On Anthology

E-advertisements for new anthologies (or other course texts) usually go straight to the trash bin. But I received one recently that included a passage that caught my eye (and stayed my hand as I moved to delete it) in which the editor Don LePan discussed the process of assembling the team behind an anthology:

When we began to search for academics willing to join our group of general editors for the anthology, we were certainly looking for outstanding scholars. But we were also looking for scholars who we knew to be “good people” more generally—people open to a broad range of perspectives, people keen to work on a cooperative basis, people in the habit of treating those less distinguished than themselves with a generous as well as a courteous spirit. We have tried to follow similar principles in searching for junior scholars to assist in the work of preparing texts, notes, and introductions; copy editors and proofreaders; and designers and typesetters. And we’ve been fortunate on all counts: the ever-expanding group of people who have made a significant contribution to the anthology is truly made up of good people in every sense of the word. To my mind, the anthology’s success is attributable to that fact just as much as it is to the many ways in which its approach is distinctive.

For moderns, the practice and genre of anthology are inescapably political: as soon as one begins collecting and selecting, the problem of representation arises. Anthologies are also bound up with (and threatened by) the digital transformation of the textbook, of course. LePan reminds us that anthology-making in our age is also an enormous collaborative exercise, which hinges, in turn, on the ability of scholars and publishing-house-members to work together. Although not framed in quite the terms that a moral philosopher might use, LePan issued a reminder (to me at least) that anthology-making has its virtues.

LePan’s remarks struck a chord because I’ve been mulling lately the possible return of a pedagogical experiment with practices of anthology and commentary that I conducted a few semesters ago using Commentpress. I had undertaken that experiment in order to help students to think about the fundamental activities of criticism as well as to reflect on how media (and their traditional operating procedures) facilitate or inhibit them. (John Unsworth’s “scholarly primitives” was very much on my mind at the time.) I wrote reflections on the two practices for the course blog, and I’ve decide to recycle them on Booktrades in case others have thoughts/suggestions. The anthology piece (or, at least, most of it) appears below. The commentary reflection will appear in good time. As I worked these pieces, the ethical nature of both activities quickly asserted themselves. Our exchanges over the course of the semester, in turn, added new dimensions to this concern. The two reflections will, I’ve realized, need to be updated in many respects, but the ethical dimension seems to me at least the most urgent.



 –Samuel Johnson, A Dictionary of the English Language (1755)

As the great English lexicographer Samuel Johnson reveals here, our “anthology” has Greek roots. The entry in Johnson’s dictionary indeed gives priority to the straightforward translation of the Greek: an anthology is a collection of flowers, a bouquet. But flower-gathering already seemed to many in Antiquity an apt metaphor for the practice of selecting and arranging passages across one’s reading–the third sense listed in Johnson’s entry. St. Jerome, who will be our “patron saint” in the upcoming discussion of commentary, is exemplary here as well. In his letter to Vigilantius, Jerome describes his “task and study” as follows: he reads “many authors to cull different flowers from as many as possible.” (The scholar H.D.F. Sparks, moreover, connects Jerome’s wide reading to his practice of commentary: “A commentary if it is to be satisfactory, should always repeat the opinions of many, and say, [as Jerome does in Against Rufinius] ‘Some explain this passage in this way, other interpret in that.”)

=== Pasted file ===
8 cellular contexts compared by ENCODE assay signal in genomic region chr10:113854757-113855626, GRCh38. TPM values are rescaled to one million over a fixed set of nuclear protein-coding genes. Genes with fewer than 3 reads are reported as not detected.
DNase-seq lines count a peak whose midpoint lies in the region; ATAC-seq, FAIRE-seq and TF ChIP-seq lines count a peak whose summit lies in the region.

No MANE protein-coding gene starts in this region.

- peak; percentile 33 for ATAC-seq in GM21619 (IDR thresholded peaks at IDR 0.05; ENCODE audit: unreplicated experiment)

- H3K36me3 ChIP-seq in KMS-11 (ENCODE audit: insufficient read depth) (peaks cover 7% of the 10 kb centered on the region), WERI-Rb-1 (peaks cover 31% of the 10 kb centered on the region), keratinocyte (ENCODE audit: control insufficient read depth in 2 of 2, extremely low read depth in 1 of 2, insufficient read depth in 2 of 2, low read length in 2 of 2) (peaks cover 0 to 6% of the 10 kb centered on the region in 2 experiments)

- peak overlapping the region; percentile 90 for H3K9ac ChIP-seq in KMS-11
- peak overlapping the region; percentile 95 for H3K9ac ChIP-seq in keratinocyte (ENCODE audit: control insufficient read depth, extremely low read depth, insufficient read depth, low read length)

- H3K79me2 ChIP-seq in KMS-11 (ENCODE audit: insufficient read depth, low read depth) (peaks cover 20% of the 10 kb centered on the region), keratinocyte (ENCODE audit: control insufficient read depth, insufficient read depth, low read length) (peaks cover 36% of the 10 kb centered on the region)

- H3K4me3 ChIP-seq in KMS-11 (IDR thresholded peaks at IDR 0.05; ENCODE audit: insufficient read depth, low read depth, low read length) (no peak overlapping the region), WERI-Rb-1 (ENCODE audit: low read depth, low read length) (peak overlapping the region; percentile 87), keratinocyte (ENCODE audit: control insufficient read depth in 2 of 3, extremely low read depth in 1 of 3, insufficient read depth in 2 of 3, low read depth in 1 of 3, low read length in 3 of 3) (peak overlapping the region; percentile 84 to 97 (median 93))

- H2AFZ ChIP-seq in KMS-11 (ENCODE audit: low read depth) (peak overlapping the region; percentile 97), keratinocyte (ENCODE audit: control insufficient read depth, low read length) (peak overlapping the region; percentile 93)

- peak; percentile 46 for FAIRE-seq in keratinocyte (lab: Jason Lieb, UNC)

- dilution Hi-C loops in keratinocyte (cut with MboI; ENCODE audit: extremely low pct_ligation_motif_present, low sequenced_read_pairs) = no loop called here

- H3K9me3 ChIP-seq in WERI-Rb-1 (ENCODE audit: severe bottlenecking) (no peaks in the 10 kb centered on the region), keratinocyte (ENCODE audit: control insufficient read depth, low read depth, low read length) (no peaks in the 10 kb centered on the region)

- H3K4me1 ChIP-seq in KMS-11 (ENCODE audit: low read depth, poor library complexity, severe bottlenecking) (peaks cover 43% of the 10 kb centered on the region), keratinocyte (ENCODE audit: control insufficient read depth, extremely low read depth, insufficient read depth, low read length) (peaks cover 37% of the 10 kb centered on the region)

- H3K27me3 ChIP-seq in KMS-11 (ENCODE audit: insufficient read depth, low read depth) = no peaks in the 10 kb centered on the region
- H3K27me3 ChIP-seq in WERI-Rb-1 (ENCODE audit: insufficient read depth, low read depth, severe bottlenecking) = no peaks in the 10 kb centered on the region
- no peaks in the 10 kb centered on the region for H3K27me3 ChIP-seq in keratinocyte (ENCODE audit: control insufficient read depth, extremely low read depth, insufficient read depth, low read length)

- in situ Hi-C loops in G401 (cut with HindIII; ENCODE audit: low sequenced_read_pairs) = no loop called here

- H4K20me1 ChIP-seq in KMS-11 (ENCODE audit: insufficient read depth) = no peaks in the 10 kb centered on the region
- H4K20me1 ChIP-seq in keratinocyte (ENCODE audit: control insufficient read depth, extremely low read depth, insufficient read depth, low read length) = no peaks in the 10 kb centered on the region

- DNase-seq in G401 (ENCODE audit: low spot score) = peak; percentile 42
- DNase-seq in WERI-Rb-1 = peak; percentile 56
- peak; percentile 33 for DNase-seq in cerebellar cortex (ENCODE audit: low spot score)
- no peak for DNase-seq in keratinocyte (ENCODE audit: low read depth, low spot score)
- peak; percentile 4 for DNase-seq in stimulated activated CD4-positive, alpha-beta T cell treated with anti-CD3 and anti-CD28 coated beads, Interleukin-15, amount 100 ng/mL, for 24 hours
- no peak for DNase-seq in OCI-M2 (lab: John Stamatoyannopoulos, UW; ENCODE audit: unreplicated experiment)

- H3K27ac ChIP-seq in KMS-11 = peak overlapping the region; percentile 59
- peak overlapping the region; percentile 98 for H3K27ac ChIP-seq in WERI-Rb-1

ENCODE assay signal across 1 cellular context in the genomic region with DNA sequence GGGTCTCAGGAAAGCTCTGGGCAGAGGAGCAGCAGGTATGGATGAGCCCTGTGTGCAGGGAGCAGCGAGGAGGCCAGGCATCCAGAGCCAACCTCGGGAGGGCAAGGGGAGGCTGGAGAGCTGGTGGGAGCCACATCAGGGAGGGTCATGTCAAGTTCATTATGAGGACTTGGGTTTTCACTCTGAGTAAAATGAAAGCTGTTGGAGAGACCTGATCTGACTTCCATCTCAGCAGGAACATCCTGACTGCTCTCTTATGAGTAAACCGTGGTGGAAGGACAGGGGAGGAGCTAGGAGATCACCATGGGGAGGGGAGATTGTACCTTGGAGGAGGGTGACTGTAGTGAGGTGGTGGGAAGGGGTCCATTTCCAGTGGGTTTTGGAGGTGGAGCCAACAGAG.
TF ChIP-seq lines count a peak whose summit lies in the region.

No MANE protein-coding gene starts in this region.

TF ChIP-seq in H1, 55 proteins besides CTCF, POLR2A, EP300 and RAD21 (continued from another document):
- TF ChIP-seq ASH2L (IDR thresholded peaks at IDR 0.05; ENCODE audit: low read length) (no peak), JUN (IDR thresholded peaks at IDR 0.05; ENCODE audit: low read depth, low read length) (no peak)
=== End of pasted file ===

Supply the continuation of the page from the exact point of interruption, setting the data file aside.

As with commentary, we are immediately confronted with a dilemma in relation to anthology as a genre. Should any document that involves the collection of numerous passages from other works count as an anthology? Given how many critical and creative kinds of writing encourage extensive quotation, such a definition of anthology would encompass innumerable potential works and thereby likely prove useless. Scholars have suggested that the genre of anthology ought to be defined by the priority it assigns to the words garnered from other works. Here’s Paul Griffith’s definition from his book Religious Reading:

Formally speaking, an anthology is a work all (or almost all) of whose words are taken from another work or works; it contains a number (typically quite a large number) of extracts or excerpts, each of which has been taken verbatim (or almost so) from some other work; and it uses some device to mark the boundaries of these excerpts.

Perhaps Griffiths errs slightly, though, in so emphasizing the ratio of excerpted to other words. If one spends only a few minutes with the primary pedagogical anthologies of literary studies (or religious studies for that matter) of, say, the last sixty years, one will see immediately that the number of “secondary” words–those words that comprise the anthology’s introduction, section/author introductions, glosses, footnotes, and appendices–approaches (and may even exceed) the number of words in the “primary” works that the anthology selects. (Consider, too, the phenomenon of the “study bible,” which is laden with introductory matter, commentary, appendices, etc.)

In the case of many modern literary anthologies, many elements of the book’s design–including matters such as its management of typefaces, spacing, the positioning of elements on the page, and the orientation provided by the table of contents–nonetheless contribute to the prioritizing of the excerpts. This last issue will be equally important to our thinking about the process of media translation–as the bookish genre of anthology migrates into digital domains.


One of anthology’s obvious attractions–and purposes for readers–is that it saves time and likely money, since anthologies gather matter strewn about the garden of letters and assemble it in one (hopefully less expensive) place. In the twentieth century, anthologies offered a technique for sharing important works difficult for some or many readers to access–for example, works from earlier centuries that had fallen out of print or had only been printed in limited supply. Scholars who roamed large university libraries could thus harvest hard-to-find flowers for a broader audience.

The preface to the ninth edition of The Norton Anthology of English Literature begins with the issue of dissemination: